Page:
Lecture 17: Imaging of Head and Neck Flashcards Preview

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Flashcards in Lecture 17: Imaging of Head and Neck Deck (17)
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1

What are indications for an x-ray?

Trauma

Degenerative Diseases

Post-Operative

2

What is fluoroscopy?

What can you use as contrast?

Continuous X-ray radiation that creates a moving x-ray

Contrast: Barium, Iodine

3

What are the three types of flouroscopy discussed?

Barium Swallow

Angiography

Myelography

4

What is a swallow test?

Use contrast and fluoroscopy to evaluate esophagus while swallowing

Example: Zenker's Diverticulum 

5

What is angiography used for?

What are its pros and cons?

Evaluate peripheral vasculature in case of aneurysms, vascular malformations, fistulae, stenting, thrombosis, etc 

Pros

  • Fast
  • Diagnostic and Therapeutic

Cons

  • Invasive and Radiation 
  • Contrast

6

What is myelography?

Imaging that involves spinal needle into spinal canal and use of contrast

Indications:

  • Anesthesia
  • Spinal Stenosis
  • Nerve Root Compression
  • Spinal Block

7

What will look white in a CT scan?

What will look black?

White: anything hyperdense

  • Bone
  • White Matter
  • Muscle
  • Gray Matter
  • Hemorrhage

Black: anything hypodense

  • Fat 
  • Air

8

When do you use CT?

Detecting Large Pathology

  • Skull and verebrae trauma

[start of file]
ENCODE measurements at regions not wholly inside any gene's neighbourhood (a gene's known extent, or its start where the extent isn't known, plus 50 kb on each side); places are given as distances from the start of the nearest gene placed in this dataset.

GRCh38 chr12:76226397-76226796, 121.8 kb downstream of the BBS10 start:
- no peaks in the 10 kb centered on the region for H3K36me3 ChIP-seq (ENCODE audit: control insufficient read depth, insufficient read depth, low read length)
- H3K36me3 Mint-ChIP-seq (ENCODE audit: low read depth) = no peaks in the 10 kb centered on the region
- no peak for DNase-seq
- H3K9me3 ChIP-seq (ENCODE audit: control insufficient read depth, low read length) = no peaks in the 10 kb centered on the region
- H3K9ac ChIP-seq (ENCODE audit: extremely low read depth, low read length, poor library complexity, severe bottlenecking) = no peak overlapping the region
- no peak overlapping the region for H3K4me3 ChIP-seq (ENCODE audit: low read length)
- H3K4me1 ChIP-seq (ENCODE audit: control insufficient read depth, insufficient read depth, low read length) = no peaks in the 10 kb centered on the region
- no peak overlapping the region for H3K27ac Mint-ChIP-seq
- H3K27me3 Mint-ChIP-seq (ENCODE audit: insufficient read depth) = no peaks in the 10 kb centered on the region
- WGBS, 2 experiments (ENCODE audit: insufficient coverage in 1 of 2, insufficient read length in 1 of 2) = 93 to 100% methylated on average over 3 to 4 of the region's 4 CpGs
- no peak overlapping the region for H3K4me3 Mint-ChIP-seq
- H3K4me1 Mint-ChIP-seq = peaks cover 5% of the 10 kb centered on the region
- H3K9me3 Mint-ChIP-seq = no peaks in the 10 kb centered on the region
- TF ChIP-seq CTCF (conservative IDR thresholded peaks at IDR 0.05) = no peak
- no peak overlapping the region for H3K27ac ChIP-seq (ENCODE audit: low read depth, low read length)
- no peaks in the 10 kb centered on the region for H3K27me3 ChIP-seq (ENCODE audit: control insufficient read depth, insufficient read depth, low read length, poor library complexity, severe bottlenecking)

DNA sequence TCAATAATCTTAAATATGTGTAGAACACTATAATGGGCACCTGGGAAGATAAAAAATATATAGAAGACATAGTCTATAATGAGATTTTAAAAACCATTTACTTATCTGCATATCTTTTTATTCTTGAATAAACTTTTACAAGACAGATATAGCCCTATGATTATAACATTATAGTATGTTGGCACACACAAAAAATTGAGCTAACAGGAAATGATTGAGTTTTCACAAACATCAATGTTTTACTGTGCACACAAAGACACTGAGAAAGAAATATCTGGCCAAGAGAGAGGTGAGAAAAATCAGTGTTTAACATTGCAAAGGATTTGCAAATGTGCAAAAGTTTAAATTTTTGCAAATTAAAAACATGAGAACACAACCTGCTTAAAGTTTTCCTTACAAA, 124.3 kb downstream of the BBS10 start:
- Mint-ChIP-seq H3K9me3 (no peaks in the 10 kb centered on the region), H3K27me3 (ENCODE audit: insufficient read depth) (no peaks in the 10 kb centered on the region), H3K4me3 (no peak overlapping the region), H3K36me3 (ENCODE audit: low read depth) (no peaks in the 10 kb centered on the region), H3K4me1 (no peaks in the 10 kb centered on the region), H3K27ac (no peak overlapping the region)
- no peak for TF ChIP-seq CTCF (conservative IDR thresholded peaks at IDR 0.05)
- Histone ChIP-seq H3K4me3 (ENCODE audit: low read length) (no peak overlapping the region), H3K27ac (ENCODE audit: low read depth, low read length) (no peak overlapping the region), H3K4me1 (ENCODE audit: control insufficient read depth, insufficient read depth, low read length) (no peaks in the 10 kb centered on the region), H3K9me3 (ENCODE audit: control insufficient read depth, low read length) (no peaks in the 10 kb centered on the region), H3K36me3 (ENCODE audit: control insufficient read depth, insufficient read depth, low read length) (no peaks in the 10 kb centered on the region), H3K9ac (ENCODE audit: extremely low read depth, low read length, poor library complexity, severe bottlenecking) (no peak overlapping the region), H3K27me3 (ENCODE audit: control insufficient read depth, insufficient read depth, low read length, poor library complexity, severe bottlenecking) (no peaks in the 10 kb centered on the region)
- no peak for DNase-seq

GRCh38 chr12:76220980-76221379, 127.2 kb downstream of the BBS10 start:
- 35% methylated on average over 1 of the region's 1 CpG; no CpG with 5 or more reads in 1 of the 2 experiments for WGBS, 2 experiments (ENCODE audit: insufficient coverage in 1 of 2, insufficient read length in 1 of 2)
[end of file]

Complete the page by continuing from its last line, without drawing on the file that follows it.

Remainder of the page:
• Anything to do with ventricles
  • Intracranial masses
  • Hemorrhage, Ischemia
    • stroke
  • Calcification 

9

When is contrast indicated for a CT, and when is it not indicated?

  • Contrast Indicated:
    • Neoplasm
    • Infection
    • Vascular disease
    • Inflammatory disease
  • No Contrast
    • Trauma
    • To rule out hemorrhage
    • Hydrocephalus
    • Dementia
    • Epilepsy

10

What is CT contrast made of?

 

What does it tell you?

Iodine (based)

Tells if Blood Brain Barrier is intact since contrast can't cross it

11

Why might one prefer a CT angiography over a fluoroscopy angiography?

 

Why might one prefer fluoroscopy?

CT angiography is not invasive, because — unlike fluoroscopic angiography — you don't have to inject contrast directly into the artery. In CT angiography the contrast is administered via an IV bolus.

Also in CT angiography, you can evaluate blood vessels from the heart to the point of interest, unlike fluoroscopic angiography - which is more distal.

All that said, fluoroscopy angiography has a higher resolution.

12

What will look white in a MRI scan?

What will look black?

White: anything hyperintense

Black: anything hypodense 

13

When do you use MRI?

  • Further evaluation of CT findings
  • Tumors
  • INfections
  • Joint Imaging 
    • TMJ

14

What is bright and dark in T1 MRI?

What is it good for?

CSF is dark, white matter is light.

 

Good for anatomy.

15

What is bright and dark in a T2 MRI?

What is it good for?

T2 = CSF is bright, white matter is dark.

(T2 = too bright)

Good for pathology

16

What is a T2 FLAIR good for?

Visualizing edema.

-Can remove CSF fluid

 

(FLuid Attenuated Inversion Recovery)

17

When would an MRI be preferable to a contrast CT?

If blood (and therefore contrast) cannot get to the area - such as in ischemic areas..